How are these findings relevant to your organization’s safety culture? Your managers and supervisors might be intelligent, experienced and confident, but they also need not rely on past successes for the exclusion of new and better strategies for ensuring safety. Beyond managers and supervisors, these tendencies can be found across your entire safety environment! In other words, we can expect that the most skilled people in the field – those who have never had an accident – are often not naturally motivated to adopt the new safety features that could reduce the chances of a recordable incident. These talented senior workers may have many people looking up to them on the job site and copying their ways. They may be so focused and aware that it’s possible they will achieve a perfect track record regardless of safe practices. However, the people training under them may be injured because they are not quite so skilled.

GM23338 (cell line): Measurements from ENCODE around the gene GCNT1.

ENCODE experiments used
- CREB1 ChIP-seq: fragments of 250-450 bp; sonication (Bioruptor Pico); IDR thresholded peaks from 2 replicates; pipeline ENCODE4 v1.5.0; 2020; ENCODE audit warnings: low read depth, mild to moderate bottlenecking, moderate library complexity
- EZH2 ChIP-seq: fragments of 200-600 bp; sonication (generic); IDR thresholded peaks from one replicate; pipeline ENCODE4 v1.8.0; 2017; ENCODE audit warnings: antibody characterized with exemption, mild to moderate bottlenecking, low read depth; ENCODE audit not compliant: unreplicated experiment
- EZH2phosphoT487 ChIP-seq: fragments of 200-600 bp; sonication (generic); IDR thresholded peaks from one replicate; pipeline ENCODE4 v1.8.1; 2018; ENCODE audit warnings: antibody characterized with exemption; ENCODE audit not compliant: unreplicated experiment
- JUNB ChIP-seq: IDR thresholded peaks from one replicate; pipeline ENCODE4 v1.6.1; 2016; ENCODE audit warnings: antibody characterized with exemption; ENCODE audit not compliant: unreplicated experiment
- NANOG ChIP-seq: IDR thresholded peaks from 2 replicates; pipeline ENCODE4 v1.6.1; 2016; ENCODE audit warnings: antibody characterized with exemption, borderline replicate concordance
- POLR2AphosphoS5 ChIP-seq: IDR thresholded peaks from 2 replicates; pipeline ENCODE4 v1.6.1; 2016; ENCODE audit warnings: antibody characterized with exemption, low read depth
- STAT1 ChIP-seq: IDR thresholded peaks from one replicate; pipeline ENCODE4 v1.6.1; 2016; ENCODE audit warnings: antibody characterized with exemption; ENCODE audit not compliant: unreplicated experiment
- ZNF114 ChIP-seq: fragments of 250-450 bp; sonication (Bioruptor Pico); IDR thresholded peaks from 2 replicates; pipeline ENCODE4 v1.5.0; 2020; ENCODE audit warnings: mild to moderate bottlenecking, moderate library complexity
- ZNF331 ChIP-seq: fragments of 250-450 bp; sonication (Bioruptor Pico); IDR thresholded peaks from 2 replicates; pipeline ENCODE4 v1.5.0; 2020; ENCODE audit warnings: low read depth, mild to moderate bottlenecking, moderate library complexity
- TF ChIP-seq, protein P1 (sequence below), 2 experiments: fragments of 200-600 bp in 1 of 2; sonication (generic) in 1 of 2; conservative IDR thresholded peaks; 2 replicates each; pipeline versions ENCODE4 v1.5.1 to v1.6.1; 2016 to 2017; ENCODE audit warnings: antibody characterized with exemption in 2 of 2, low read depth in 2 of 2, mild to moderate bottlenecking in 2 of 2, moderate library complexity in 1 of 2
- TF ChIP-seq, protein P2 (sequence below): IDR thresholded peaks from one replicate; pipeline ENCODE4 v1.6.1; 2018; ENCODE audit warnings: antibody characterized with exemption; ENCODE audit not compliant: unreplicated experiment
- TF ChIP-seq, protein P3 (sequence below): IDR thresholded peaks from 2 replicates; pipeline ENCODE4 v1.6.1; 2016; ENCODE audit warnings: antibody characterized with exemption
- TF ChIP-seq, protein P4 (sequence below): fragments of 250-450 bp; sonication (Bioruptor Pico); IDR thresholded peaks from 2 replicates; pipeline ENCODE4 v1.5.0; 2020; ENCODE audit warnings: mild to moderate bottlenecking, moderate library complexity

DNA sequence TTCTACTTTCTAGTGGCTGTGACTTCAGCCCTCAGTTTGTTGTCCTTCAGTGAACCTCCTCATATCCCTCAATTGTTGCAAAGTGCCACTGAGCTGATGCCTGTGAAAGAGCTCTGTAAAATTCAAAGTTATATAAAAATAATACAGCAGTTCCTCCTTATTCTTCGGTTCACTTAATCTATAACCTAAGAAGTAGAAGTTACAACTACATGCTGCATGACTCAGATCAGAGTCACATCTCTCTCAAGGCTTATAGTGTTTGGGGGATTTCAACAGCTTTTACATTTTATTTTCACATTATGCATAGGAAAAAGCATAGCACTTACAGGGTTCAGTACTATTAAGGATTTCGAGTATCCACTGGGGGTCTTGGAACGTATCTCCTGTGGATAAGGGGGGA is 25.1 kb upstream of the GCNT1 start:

This presents a very bizarre situation that might get you scratching your hard hat. What we know to be excellence and effectiveness could be the root causes of failure. How can this be? The reality is that the tenured and the talented, those who are extremely successful on the job, are the most likely to view safety as a negative, in some sense. They see it as something that might prevent them from reaching their expected and deserved achievements. And no one is more driven to succeed than those who have consistently always succeeded. So how exactly do you begin to teach your best employees the horrible pitfalls of their amazing track records? It takes some specific communication tactics that not everyone has the willingness to apply. But if you do, it can make a dramatic difference.
Step 1: Only the valued see value
Solidify their expertise and let them know their existing knowledge is valuable. Remind them of the role they play and how it directly affects the company’s overall success.
Step 2: Brilliance is blinding